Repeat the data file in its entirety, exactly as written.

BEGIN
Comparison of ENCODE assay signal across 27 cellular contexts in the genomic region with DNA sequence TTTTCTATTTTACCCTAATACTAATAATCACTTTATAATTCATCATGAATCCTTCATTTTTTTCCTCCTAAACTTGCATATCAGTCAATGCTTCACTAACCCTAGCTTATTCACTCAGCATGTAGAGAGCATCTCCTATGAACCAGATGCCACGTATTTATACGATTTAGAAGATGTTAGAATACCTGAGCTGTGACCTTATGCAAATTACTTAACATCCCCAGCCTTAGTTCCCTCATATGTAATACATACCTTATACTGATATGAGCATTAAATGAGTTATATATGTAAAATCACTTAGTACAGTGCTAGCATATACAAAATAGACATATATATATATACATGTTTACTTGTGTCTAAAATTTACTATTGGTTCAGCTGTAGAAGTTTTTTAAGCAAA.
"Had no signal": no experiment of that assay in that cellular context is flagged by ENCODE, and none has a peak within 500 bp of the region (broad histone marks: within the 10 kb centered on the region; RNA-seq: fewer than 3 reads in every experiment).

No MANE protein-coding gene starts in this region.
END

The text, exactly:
Comparison of ENCODE assay signal across 27 cellular contexts in the genomic region with DNA sequence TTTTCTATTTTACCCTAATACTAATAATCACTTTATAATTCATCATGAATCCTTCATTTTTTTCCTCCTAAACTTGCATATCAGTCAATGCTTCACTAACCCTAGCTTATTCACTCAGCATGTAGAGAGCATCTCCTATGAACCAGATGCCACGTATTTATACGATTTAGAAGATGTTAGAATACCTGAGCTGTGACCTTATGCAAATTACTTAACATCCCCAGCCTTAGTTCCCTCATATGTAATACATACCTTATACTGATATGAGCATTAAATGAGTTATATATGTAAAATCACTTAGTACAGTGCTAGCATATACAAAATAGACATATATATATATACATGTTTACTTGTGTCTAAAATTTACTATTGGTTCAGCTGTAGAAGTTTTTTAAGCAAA.
"Had no signal": no experiment of that assay in that cellular context is flagged by ENCODE, and none has a peak within 500 bp of the region (broad histone marks: within the 10 kb centered on the region; RNA-seq: fewer than 3 reads in every experiment).

No MANE protein-coding gene starts in this region.